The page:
Chester County distributes funding from CARES Act


By Ben Shapiro, Staff Reporter

For one student, an extension cord would only set them back $10. However, when a district as big as the Tredyffrin/Easttown School District is faced with a situation in which it is required to purchase multiple extension cords for every classroom, the costs dramatically rise. With the increased usage of technology this year, extension cords cost Conestoga roughly $4,000 alone.

Since June, the T/E School District received three separate grants designated to ease any expenses related to COVID-19, totaling $913,855.18. The first two grants, totaling $570,341, were administered federally through the Coronavirus Aid, Relief, and Economic Securities Act (CARES Act). More recently, in early October, the Chester County Commissioners oversaw a third grant of $343,514.18 through the CARES Act.

“This money was unexpected,” said George Fiore, the executive director of the Chester County Intermediate Unit (CCIU). “It was very much welcomed, especially during a pandemic. We’re so thankful that (the County Commissioners) had the foresight to really help every community in the county.”

Administered through the CCIU, the Chester County Commissioners, Marian Moskowitz, Josh Maxwell and Michelle Kichline, allocated $10 million to the 12 Chester County school districts. With no obligation to administer extra funds past the previous federal grants, the commissioners took the extra step anyways. In financially supporting Chester County schools during this time of increased spending, they helped both students and staff stay safe by providing extra resources to keep the schools clean.

“The County Commissioners didn’t have to do this. Those three are excellent supporters for the county.” Fiore said. “It was their decision (to administer the extra $10 million), and they did it with a thoughtful approach because they care a lot about the kids in the schools,” 

The specific amount of money that each school district received from the CCIU was determined by the Title I formula which compares each district’s number of students in poverty. As the T/E School District has fewer students living in poverty in comparison to other Chester County school districts, their cut of the $10 million was on the smaller end; the Coatesville Area School District received $2,443,003.67. As the fund money was allocated following Title I guidelines, The CCIU had no say in how much money each district received.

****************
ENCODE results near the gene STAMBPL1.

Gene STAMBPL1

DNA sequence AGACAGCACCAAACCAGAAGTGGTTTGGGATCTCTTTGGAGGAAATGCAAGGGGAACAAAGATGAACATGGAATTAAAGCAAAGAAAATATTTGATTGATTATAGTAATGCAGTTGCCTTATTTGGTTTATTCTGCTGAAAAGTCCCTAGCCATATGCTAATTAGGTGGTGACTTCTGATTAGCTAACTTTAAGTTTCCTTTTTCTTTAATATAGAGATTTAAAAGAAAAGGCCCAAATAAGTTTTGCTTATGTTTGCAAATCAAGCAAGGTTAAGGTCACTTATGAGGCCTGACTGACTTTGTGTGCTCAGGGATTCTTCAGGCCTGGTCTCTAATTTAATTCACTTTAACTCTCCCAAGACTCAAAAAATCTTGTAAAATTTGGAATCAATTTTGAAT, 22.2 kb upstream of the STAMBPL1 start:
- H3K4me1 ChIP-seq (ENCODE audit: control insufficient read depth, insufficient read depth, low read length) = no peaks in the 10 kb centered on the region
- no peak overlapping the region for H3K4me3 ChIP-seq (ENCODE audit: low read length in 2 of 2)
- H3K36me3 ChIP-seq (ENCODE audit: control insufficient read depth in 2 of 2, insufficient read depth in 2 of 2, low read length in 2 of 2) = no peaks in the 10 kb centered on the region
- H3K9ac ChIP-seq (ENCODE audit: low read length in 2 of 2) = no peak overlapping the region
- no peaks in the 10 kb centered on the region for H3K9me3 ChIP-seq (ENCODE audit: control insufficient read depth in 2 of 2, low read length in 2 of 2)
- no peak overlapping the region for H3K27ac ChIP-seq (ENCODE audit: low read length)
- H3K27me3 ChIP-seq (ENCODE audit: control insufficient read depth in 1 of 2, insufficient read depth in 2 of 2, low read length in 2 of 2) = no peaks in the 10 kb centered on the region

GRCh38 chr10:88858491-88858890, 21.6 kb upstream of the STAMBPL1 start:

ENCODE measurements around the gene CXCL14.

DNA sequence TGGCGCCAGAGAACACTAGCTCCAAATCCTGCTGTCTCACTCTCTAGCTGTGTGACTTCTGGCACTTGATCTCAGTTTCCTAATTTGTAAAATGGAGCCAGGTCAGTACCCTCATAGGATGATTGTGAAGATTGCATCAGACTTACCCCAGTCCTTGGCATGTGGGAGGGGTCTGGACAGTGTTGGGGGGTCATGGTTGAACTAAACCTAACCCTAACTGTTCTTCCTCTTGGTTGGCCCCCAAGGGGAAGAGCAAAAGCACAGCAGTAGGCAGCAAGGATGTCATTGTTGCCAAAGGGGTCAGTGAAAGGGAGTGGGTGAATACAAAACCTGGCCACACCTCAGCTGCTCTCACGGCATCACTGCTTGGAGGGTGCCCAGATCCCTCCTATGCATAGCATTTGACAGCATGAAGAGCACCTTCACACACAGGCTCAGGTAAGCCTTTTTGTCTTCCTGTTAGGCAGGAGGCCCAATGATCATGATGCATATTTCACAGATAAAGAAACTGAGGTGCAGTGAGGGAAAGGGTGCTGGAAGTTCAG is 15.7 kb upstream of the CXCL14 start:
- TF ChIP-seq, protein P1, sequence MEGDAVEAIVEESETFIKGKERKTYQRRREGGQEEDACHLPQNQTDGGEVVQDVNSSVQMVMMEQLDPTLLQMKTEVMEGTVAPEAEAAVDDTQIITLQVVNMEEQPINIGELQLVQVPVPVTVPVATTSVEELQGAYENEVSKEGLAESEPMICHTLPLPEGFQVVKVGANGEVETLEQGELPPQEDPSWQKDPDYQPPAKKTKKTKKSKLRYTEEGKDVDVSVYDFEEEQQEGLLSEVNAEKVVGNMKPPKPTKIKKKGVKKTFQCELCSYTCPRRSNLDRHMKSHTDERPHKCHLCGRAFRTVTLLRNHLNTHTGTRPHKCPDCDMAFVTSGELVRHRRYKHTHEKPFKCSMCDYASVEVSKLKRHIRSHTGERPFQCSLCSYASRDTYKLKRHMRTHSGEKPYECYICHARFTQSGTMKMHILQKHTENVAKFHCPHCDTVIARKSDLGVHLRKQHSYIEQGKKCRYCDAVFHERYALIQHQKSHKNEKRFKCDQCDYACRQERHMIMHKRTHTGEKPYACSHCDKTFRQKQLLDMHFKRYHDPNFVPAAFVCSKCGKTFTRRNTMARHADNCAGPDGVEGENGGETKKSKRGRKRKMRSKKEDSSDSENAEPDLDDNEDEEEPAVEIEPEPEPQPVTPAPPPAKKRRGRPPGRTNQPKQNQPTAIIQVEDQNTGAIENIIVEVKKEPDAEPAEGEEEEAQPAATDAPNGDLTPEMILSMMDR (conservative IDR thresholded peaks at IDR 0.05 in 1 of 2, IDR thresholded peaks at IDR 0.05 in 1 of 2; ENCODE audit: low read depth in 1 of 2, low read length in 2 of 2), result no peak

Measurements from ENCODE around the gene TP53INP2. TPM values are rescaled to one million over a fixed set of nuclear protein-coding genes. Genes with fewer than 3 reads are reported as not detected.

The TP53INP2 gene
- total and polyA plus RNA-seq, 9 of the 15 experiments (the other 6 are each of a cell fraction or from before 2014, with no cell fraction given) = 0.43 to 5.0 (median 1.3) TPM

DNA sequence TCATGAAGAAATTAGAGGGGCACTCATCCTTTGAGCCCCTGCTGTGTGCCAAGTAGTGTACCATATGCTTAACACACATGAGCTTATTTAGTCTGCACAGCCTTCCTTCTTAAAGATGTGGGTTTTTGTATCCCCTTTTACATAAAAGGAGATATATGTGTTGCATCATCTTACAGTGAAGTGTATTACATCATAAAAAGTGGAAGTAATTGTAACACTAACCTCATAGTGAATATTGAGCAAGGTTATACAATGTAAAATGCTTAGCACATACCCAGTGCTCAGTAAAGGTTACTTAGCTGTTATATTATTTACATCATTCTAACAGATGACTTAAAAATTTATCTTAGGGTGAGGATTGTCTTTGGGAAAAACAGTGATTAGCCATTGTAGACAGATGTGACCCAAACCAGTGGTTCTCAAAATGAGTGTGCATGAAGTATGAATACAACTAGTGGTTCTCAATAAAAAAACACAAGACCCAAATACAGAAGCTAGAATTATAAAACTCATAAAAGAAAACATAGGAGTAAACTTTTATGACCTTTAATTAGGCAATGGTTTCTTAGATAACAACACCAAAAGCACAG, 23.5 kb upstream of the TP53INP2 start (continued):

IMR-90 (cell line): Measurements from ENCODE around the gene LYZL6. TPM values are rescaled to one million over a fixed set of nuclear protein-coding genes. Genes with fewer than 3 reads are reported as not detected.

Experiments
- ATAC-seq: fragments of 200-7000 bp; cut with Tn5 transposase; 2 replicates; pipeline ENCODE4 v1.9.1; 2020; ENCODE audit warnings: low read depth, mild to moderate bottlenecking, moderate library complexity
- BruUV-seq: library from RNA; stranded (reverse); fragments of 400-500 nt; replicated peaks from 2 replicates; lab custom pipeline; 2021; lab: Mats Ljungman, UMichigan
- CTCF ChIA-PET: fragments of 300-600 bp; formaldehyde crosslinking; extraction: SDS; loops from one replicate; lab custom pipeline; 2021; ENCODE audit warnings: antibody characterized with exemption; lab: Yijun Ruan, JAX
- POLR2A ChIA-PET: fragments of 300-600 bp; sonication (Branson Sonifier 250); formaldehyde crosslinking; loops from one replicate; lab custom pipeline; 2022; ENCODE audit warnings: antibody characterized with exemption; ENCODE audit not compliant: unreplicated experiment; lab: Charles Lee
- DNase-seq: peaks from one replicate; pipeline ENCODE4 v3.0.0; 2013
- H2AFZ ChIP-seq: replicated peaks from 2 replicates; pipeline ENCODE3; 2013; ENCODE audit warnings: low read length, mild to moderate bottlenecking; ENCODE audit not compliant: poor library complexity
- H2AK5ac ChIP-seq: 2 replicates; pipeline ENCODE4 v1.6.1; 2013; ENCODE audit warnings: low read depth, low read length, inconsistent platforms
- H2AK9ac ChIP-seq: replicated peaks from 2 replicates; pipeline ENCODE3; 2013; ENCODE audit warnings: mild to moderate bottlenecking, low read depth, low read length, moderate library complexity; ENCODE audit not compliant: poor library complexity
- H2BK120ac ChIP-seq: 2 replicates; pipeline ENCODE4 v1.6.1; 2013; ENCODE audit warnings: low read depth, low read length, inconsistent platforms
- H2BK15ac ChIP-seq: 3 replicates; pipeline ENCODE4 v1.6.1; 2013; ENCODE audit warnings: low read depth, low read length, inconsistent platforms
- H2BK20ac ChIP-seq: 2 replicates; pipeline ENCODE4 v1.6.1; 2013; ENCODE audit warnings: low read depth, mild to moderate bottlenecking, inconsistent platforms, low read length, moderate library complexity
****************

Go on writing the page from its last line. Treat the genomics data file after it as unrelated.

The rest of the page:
“The Chester County Intermediate Unit is an intergovernmental agency and an educational service agency as well. We get the dollars, and we flow them to school districts because we end up doing the reporting and the adherence to the guidelines. In this case, the county commissioners asked us to distribute the dollars,” Fiore said.

In their administration of the funds, the commissioners implemented specific rules and regulations. Districts can only make reimbursements requests if the spendings fall under these CARES-eligible spendings: purchasing cleaning and sanitizing products, buying personal protective equipment (PPE), relevant COVID-19 related training and professional development for staff, changes to facilities to ensure effective social distancing, purchasing student laptops and tablets, providing internet connection for qualifying students, implementing mental health services and establishing virtual learning centers for small groups of  students to gather in-person under adult supervision.

However, even the increased allocations of funds did not suffice. T/E’s COVID-19 report shows that the grant funds do not cover all COVID-19 related expenses. 

“Ultimately, all these little things add up. It’s a large student body, so it’s a lot to take care of. When you’re talking about extension cords, adapters and all that, it may seem like it’s only $10 or $12 for an item, but multiply it by however many classrooms are being utilized, and it adds up,” said Alice Ciocco, Conestoga’s Account Clerk, “and (Conestoga is) just one building.”

The T/E School District has to account for a total of eight schools for which new and expensive materials must be purchased. While the CARES Act grants did not cover all added expenses, they significantly decreased the financial burden under which the district has been placed.

“In my head, it’s basic math. We’re just doing what we need to do to meet the needs of the student body to the best of our ability,” Ciocco said.